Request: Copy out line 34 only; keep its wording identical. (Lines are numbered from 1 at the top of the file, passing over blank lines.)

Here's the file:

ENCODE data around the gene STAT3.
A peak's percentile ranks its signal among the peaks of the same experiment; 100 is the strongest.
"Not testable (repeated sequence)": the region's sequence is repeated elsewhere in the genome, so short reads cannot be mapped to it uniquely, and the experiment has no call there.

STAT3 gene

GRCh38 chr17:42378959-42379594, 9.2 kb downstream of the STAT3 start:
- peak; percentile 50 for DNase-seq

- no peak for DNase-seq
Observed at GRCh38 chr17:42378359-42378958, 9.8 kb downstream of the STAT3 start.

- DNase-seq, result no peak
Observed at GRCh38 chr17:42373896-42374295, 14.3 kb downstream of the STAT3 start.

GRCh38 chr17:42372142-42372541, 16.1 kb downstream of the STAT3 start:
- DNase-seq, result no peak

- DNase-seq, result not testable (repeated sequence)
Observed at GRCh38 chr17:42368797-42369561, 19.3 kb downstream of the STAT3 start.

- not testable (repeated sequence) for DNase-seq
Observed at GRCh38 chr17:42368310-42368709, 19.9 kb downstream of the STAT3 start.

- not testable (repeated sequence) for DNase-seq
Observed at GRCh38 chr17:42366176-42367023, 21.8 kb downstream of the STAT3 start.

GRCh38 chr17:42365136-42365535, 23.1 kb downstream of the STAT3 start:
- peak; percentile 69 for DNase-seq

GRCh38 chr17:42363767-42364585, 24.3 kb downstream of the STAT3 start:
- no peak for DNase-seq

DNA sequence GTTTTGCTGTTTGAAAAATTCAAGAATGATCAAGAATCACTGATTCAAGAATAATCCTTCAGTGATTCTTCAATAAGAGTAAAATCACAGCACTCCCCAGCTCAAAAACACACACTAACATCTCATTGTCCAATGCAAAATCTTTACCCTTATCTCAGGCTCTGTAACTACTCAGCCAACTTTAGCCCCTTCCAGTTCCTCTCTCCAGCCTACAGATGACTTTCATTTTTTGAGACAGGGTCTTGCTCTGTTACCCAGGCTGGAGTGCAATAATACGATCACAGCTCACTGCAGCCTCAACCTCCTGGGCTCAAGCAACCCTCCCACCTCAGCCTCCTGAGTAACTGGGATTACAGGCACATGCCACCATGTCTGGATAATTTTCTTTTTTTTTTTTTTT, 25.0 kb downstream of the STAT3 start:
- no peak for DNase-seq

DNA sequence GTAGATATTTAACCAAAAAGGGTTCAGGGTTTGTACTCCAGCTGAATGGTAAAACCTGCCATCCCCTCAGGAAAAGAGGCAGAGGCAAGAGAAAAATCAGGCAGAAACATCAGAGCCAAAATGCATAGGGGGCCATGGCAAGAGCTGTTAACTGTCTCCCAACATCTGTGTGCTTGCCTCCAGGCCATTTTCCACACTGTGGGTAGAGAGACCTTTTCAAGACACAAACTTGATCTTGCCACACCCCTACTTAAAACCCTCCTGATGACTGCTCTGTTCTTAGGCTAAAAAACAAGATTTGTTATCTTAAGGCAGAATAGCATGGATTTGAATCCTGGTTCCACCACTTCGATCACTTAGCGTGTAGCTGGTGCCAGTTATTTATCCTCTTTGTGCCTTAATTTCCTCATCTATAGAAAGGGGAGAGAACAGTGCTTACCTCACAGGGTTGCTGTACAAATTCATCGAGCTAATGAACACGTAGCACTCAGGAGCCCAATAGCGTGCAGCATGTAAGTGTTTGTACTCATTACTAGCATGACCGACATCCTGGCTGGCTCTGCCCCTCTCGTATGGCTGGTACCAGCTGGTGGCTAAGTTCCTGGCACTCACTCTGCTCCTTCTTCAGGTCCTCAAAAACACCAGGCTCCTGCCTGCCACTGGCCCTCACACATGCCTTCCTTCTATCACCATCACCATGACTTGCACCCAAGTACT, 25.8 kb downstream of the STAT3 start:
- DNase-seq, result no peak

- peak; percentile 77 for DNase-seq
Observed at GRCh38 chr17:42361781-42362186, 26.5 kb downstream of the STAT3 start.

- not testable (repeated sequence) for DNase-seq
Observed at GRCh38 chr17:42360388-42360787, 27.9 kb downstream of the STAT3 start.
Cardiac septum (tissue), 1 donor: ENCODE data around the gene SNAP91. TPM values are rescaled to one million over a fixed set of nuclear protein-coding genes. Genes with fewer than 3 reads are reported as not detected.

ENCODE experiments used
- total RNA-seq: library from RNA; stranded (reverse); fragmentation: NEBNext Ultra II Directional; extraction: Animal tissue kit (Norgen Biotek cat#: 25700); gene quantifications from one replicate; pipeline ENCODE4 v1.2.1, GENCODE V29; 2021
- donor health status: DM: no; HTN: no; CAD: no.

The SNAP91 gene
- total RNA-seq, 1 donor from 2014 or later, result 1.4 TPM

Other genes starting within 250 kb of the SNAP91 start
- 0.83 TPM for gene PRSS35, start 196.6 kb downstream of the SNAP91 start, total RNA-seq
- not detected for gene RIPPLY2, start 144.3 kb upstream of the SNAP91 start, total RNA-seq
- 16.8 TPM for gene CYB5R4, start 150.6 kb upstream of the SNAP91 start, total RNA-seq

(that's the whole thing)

- donor health status: DM: no; HTN: no; CAD: no.